the great rebirth debate

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Re: the great rebirth debate

Postby Alex123 » Mon Jul 21, 2014 10:01 pm

clw_uk wrote:
Isn't "Dependent on intellect & ideas, intellect-consciousness arises...etc.", a view as well?


I would say it's a statement of fact rather than an opinion.


Problem is that science also has "facts" .
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Re: the great rebirth debate

Postby clw_uk » Mon Jul 21, 2014 10:10 pm

Alex123 wrote:
clw_uk wrote:
Isn't "Dependent on intellect & ideas, intellect-consciousness arises...etc.", a view as well?


I would say it's a statement of fact rather than an opinion.


Problem is that science also has "facts" .




Why Is that a problem?
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Re: the great rebirth debate

Postby Alex123 » Mon Jul 21, 2014 10:12 pm

clw_uk wrote:Why Is that a problem?


It is a problem when it seems to contradicts certain teachings found in the suttas.
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Re: the great rebirth debate

Postby clw_uk » Mon Jul 21, 2014 10:16 pm

Alex123 wrote:
clw_uk wrote:Why Is that a problem?


It is a problem when it seems to contradicts certain teachings found in the suttas.



Depends how you use and view the suttas ;)


However you have sparked my curiosity, could you give an example?



P.S. Modern science also discredits certain aspects of Epicureanism, which I assume you admire in some way since you have quoted one of its doctrines in your signature.

"Non fui, fui, non sum, non curo"

"I was not; I was; I am not; I do not care"
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Re: the great rebirth debate

Postby Alex123 » Mon Jul 21, 2014 10:44 pm

clw_uk wrote:Depends how you use and view the suttas ;) However you have sparked my curiosity, could you give an example?


There are number of inconsistencies between what is said in the suttas and modern scientific facts.

Quick example: Sense perception happens in the brain. Not in sense organ. Generally the talk about senses is very obsolete and omits many things that people didn't know at those times.

Color and sound, for example, doesn't exist out there. It is interpretation done by the brain through the data from sense organs. Also some senses are not mentioned, like sense of balance (equilibrium) and sense of proprioception.







clw_uk wrote:P.S. Modern science also discredits certain aspects of Epicureanism, which I assume you admire in some way since you have quoted one of its doctrines in your signature.


Which ones? Obviously physical ideas were also obsolete in his teachings. But, I like the quote.
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Re: the great rebirth debate

Postby clw_uk » Mon Jul 21, 2014 10:57 pm

There are number of inconsistencies between what is said in the suttas and modern scientific facts.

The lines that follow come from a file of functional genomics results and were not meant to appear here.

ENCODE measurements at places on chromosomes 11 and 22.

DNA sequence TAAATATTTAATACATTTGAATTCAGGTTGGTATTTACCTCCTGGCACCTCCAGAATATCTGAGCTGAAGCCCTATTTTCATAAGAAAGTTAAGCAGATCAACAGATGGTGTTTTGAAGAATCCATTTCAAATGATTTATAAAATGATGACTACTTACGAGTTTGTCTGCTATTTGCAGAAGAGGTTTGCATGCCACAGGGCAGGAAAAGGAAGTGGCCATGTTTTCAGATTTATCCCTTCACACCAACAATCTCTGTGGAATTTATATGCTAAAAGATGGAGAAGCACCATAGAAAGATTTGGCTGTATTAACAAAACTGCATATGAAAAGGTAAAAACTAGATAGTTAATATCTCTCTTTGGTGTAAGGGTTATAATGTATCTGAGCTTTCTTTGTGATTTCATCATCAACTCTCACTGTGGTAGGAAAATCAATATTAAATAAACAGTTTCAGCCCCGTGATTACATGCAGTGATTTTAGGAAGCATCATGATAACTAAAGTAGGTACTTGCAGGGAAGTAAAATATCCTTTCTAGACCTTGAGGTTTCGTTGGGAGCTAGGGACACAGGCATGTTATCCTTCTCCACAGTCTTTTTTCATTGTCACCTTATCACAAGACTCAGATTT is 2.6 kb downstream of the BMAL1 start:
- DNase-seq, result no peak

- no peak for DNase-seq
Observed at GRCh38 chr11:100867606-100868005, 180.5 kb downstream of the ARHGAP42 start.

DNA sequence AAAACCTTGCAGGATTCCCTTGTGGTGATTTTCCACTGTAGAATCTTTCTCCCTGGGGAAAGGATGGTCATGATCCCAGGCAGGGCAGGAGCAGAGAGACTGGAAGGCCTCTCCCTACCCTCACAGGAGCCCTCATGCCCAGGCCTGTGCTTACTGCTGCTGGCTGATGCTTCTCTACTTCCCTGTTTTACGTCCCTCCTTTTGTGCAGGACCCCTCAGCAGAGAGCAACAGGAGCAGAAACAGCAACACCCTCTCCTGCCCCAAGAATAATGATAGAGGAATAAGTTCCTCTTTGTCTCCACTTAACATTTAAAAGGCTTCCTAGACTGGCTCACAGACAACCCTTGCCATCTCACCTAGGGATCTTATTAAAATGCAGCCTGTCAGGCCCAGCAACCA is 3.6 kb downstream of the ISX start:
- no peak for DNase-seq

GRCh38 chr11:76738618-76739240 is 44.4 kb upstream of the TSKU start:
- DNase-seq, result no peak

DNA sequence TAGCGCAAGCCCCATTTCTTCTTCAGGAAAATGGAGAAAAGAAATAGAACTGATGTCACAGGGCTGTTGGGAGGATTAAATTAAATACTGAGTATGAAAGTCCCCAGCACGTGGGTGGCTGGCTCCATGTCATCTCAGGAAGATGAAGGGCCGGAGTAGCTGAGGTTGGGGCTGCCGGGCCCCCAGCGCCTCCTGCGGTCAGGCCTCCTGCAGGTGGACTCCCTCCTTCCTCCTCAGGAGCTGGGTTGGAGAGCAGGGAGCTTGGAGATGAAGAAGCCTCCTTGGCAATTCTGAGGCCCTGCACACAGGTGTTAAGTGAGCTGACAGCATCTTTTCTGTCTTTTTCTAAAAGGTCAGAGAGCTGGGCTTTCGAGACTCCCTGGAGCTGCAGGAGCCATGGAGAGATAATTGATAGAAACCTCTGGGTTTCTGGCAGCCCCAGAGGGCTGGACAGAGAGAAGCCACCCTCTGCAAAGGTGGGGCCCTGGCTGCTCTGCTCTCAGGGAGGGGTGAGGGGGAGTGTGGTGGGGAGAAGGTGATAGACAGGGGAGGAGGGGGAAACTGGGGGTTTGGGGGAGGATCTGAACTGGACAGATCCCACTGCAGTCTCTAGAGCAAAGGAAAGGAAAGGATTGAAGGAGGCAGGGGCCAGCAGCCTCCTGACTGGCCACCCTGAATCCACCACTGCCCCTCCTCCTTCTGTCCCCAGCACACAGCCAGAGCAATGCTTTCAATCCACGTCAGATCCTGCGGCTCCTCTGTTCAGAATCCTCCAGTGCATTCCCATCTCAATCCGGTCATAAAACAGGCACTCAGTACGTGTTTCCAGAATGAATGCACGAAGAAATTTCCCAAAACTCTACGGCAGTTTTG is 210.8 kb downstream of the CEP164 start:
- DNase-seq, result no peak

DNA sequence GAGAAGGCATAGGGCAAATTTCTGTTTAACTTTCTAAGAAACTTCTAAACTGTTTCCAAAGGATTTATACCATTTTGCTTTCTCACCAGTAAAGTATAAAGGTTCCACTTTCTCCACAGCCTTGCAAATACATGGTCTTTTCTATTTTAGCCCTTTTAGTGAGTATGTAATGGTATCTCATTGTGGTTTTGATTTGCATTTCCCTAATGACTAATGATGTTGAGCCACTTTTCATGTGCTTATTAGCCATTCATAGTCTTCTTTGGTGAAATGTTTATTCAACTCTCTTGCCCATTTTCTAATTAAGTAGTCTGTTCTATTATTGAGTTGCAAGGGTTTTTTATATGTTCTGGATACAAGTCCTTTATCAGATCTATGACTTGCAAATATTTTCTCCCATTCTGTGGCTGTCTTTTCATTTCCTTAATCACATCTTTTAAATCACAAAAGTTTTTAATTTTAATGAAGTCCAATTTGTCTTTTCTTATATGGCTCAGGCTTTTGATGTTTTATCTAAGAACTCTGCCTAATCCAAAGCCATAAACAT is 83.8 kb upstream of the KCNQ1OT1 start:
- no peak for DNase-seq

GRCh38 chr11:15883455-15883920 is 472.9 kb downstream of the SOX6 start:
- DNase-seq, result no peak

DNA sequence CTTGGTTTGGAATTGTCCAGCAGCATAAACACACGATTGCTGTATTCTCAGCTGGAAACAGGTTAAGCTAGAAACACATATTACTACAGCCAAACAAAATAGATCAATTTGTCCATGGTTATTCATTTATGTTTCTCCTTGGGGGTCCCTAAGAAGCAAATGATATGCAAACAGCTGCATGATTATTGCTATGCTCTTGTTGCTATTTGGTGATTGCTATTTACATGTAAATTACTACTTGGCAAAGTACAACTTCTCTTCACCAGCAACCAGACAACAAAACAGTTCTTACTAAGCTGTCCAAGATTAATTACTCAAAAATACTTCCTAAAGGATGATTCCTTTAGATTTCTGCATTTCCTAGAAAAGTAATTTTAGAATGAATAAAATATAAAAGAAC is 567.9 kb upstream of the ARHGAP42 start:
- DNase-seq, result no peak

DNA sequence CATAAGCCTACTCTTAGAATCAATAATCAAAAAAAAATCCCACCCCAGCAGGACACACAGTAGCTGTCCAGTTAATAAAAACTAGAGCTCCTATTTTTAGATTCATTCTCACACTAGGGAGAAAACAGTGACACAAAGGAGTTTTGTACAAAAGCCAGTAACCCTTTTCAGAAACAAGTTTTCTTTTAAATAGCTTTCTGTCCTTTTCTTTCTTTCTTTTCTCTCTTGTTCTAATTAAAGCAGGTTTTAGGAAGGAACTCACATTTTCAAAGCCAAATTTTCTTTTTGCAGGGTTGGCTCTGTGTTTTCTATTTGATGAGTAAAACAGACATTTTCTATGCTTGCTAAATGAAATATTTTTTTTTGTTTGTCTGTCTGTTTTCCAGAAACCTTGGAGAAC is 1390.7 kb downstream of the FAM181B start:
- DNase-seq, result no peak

Quick example: Sense perception happens in the brain. Not in sense organ. Generally the talk about senses is very obsolete and omits many things that people didn't know at those times.

Color and sound, for example, doesn't exist out there. It is interpretation done by the brain through the data from sense organs. Also some senses are not mentioned, like sense of balance (equilibrium) and sense of proprioception.



And?

Once again this depends on how you approach the suttas and the Buddha. I can see how it can be a problem if you view the Buddha as an all knowing being, who teaches an over arching theory (like Epicurus).


However I don't see the Buddha in that way, merely as a man who found a way to live without dukkha and taught a system of mental and moral training towards that end. With this view he would have got some things wrong, since he wasn't attempting to build a scientific theory but merely to provide a framework that helps alleviate mental anguish :)



As for Epicureanism, it gets it wrong when it says the world is made solely of atoms and the void. That sour is the result of shard atoms etc although I may have got some of this wrong myself, it's been a while since I've read "De rerum natura"

It's also a speculative metaphysics, denying life after death. It was an attempt to provide an overarching theory of everything, much like Stoicism and Christianity are.


Overarching theories something that the Buddha avoided btw :)
Last edited by clw_uk on Mon Jul 21, 2014 11:03 pm, edited 2 times in total.
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Re: the great rebirth debate

Postby Alex123 » Mon Jul 21, 2014 10:59 pm

clw_uk wrote:merely as a man who found a way to live without dukkha and taught a system of mental and moral training towards that end.


I agree with cessation of suffering being the goal.
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Re: the great rebirth debate

Postby clw_uk » Mon Jul 21, 2014 11:01 pm

Alex123 wrote:
clw_uk wrote:merely as a man who found a way to live without dukkha and taught a system of mental and moral training towards that end.